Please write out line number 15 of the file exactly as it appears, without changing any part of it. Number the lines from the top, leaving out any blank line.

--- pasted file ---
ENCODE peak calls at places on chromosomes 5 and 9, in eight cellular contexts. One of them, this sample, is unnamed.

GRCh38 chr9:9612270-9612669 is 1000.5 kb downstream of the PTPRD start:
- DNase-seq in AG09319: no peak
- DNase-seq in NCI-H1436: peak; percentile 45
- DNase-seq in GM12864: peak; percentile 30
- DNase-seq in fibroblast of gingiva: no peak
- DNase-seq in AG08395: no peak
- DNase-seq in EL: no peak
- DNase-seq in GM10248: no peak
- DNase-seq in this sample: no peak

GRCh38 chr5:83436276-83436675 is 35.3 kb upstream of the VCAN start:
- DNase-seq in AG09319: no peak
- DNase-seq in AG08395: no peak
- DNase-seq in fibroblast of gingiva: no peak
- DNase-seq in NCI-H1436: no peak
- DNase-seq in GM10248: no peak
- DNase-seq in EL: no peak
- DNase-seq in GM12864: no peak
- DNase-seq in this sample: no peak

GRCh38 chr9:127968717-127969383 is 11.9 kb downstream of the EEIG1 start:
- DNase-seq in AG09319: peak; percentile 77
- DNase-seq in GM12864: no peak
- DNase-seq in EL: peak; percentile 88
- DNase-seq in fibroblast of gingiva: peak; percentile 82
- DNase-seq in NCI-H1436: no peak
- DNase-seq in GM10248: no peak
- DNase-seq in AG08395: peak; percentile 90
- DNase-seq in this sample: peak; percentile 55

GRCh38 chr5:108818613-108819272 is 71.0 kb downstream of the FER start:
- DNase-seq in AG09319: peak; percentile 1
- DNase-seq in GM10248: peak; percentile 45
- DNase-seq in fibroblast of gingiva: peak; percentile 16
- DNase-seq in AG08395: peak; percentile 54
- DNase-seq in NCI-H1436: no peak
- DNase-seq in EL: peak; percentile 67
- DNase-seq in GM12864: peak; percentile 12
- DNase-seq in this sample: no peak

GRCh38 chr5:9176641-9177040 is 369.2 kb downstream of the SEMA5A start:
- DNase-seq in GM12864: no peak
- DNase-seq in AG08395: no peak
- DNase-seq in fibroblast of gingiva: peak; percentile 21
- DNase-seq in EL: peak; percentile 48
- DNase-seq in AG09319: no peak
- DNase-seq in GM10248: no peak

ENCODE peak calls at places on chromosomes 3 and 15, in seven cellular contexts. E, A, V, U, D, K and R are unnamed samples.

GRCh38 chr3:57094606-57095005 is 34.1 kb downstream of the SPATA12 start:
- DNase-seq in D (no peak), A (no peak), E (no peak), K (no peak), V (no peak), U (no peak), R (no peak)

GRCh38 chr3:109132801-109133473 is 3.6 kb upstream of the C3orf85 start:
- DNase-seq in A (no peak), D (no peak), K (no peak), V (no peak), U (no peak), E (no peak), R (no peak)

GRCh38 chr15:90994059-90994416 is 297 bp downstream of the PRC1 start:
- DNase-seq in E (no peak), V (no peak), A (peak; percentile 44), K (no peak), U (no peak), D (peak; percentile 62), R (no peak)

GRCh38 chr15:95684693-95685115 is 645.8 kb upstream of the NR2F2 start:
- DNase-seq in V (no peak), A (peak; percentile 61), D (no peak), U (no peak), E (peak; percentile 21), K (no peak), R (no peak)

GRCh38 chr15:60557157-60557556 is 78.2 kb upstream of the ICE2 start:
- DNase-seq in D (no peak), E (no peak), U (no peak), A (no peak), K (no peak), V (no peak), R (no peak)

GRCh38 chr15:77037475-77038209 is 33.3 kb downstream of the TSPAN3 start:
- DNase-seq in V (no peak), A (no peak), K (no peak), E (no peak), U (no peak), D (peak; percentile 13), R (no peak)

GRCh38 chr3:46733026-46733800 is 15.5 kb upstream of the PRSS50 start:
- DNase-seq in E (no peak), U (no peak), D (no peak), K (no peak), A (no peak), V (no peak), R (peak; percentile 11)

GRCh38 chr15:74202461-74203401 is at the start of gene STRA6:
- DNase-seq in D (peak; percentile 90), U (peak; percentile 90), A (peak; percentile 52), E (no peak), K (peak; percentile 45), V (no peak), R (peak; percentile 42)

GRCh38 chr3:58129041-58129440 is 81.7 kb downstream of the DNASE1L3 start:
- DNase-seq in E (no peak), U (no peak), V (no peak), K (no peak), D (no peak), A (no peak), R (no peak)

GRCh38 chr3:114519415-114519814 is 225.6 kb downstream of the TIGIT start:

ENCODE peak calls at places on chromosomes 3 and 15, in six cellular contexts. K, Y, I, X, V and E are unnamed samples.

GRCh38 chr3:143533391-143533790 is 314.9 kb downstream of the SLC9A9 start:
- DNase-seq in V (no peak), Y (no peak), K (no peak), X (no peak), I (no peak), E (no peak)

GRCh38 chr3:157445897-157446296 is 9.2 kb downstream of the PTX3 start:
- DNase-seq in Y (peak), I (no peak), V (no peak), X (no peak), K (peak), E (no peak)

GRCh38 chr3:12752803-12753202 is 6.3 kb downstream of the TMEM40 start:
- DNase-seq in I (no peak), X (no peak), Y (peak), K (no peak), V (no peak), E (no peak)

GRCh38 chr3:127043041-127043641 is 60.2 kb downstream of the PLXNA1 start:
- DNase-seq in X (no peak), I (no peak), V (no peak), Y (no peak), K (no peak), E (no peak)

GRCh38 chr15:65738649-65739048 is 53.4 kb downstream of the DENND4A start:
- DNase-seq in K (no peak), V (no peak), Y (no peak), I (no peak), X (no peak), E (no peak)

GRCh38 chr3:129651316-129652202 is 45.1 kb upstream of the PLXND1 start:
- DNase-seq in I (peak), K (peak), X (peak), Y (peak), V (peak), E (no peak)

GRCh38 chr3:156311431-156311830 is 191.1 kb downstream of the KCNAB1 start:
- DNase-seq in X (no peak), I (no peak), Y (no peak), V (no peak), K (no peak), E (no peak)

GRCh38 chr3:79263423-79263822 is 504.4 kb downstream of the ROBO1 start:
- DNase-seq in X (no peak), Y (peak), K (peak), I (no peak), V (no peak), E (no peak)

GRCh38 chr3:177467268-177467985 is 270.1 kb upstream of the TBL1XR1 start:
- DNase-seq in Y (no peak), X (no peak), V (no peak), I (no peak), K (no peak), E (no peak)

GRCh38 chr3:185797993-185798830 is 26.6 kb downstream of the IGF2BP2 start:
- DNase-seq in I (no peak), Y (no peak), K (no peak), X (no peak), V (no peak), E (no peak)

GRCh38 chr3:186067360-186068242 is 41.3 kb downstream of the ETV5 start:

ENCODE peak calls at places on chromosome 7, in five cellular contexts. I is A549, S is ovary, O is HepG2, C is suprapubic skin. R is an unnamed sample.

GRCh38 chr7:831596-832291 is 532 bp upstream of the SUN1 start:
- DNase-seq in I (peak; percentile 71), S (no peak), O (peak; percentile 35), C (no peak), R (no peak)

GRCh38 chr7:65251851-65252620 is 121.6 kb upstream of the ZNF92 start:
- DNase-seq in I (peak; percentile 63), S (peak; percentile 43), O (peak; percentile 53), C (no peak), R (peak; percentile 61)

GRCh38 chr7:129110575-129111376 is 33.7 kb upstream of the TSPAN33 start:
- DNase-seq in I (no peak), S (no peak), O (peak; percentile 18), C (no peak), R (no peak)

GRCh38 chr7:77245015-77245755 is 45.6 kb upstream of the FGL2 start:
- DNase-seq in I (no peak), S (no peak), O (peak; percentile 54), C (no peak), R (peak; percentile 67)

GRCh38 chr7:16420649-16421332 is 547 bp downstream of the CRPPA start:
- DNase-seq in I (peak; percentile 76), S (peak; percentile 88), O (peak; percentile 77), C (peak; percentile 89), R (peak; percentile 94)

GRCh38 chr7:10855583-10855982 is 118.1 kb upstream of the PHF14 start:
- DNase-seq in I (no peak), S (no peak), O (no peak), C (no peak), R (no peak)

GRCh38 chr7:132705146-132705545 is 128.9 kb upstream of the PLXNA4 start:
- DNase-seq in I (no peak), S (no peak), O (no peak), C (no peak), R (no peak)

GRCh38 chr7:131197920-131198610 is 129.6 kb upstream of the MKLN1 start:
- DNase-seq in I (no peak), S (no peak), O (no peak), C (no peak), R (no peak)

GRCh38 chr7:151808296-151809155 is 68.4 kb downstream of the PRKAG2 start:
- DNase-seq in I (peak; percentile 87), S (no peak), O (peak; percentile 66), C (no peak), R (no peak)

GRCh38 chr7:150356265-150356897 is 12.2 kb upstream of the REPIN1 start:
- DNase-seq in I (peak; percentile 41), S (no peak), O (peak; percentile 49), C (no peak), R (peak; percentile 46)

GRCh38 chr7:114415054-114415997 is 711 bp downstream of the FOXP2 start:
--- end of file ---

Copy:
- DNase-seq in NCI-H1436: no peak